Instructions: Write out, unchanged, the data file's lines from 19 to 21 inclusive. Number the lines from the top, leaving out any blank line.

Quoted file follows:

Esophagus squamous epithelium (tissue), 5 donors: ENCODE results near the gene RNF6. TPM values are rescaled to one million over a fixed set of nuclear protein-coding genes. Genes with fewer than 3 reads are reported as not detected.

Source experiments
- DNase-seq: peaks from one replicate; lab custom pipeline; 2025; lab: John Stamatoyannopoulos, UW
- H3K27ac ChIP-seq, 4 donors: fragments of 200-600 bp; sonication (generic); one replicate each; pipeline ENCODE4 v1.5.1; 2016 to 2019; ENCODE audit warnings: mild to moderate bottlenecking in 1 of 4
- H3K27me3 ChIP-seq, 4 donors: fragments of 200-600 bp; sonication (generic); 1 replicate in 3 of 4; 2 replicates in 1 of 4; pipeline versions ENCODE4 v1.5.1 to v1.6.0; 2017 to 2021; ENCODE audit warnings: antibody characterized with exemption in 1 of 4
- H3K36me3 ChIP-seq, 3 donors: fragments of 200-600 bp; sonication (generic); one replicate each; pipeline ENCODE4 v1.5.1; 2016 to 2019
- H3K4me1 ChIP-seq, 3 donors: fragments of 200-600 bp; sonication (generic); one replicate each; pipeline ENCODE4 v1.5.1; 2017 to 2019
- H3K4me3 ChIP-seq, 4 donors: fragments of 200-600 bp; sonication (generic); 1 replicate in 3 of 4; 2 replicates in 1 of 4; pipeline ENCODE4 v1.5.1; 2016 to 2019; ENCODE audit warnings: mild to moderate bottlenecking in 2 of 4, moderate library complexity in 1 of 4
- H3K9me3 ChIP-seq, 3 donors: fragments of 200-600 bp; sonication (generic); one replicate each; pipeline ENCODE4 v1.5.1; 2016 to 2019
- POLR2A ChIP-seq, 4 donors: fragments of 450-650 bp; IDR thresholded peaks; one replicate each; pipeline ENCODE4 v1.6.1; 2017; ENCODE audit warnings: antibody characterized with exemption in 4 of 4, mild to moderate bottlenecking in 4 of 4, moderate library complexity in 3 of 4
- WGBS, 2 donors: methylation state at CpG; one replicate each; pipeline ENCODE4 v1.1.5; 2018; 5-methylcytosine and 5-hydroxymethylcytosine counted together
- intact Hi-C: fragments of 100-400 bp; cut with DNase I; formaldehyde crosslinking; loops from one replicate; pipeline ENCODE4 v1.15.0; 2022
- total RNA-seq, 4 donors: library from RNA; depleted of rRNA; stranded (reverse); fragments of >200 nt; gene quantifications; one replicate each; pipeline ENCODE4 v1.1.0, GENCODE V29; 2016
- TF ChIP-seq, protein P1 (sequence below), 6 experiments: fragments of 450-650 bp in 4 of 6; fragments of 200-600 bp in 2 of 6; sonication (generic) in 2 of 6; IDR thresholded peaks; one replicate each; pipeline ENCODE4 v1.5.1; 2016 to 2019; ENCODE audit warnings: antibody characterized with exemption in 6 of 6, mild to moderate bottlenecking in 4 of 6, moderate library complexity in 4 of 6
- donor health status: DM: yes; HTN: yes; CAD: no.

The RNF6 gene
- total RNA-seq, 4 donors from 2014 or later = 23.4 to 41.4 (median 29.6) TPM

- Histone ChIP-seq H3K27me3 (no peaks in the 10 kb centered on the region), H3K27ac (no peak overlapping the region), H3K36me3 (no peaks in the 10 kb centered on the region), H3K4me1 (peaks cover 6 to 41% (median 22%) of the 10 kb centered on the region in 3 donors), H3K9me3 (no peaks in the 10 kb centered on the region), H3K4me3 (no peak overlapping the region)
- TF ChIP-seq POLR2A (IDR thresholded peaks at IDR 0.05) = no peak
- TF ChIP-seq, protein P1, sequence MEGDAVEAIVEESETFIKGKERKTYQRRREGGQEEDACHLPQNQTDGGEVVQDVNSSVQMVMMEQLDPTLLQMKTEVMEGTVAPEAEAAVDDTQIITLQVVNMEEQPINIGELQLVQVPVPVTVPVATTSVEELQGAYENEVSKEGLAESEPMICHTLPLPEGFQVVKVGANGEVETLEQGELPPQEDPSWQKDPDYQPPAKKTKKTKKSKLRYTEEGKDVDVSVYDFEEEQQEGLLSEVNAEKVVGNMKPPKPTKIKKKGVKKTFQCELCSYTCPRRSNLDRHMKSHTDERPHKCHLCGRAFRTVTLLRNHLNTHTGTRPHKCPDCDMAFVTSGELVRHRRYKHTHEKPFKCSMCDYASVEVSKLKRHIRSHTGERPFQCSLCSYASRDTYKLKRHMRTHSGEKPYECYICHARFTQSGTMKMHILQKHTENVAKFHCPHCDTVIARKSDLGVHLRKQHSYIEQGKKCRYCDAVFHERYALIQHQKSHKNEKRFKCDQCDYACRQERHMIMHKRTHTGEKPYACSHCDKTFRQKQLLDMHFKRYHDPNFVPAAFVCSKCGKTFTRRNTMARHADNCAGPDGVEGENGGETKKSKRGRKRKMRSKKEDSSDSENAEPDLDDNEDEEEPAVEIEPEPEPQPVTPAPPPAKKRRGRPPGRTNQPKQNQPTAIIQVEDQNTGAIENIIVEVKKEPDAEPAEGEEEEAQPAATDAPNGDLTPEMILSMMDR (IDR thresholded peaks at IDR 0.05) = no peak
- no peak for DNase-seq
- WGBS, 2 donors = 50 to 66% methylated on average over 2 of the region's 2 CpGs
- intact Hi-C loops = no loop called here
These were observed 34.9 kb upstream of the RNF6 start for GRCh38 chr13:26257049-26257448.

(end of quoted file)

- TF ChIP-seq POLR2A (IDR thresholded peaks at IDR 0.05) = no peak
- TF ChIP-seq, protein P1, sequence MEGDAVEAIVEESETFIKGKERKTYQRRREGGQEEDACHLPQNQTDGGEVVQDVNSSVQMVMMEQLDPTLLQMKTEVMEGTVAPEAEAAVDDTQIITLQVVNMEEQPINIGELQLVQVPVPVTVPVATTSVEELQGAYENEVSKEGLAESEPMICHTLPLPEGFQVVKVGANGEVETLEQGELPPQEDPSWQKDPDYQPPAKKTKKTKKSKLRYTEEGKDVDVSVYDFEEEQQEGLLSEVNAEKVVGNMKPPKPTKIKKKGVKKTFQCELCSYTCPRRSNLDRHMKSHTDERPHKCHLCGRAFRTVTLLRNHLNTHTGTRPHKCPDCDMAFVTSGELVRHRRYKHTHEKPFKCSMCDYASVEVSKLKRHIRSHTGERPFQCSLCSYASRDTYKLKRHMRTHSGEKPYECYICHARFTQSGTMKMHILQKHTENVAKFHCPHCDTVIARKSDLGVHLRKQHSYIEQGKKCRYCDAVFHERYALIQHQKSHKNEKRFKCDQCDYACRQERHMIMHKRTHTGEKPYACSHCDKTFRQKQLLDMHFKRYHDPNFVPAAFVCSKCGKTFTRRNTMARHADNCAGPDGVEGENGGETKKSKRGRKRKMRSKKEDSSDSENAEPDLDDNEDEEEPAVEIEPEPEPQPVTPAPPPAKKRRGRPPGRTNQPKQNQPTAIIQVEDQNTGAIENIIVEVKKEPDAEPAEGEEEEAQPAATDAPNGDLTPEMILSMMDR (IDR thresholded peaks at IDR 0.05) = no peak
- no peak for DNase-seq